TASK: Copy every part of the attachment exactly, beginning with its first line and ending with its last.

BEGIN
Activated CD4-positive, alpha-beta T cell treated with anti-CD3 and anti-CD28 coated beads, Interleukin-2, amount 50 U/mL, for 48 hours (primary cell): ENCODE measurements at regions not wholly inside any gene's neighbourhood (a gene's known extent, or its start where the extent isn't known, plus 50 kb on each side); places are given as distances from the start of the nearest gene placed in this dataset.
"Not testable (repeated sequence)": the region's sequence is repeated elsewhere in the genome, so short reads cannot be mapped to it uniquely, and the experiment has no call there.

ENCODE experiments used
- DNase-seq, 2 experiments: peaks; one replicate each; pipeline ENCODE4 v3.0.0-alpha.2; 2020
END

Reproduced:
Activated CD4-positive, alpha-beta T cell treated with anti-CD3 and anti-CD28 coated beads, Interleukin-2, amount 50 U/mL, for 48 hours (primary cell): ENCODE measurements at regions not wholly inside any gene's neighbourhood (a gene's known extent, or its start where the extent isn't known, plus 50 kb on each side); places are given as distances from the start of the nearest gene placed in this dataset.
"Not testable (repeated sequence)": the region's sequence is repeated elsewhere in the genome, so short reads cannot be mapped to it uniquely, and the experiment has no call there.

ENCODE experiments used
- DNase-seq, 2 experiments: peaks; one replicate each; pipeline ENCODE4 v3.0.0-alpha.2; 2020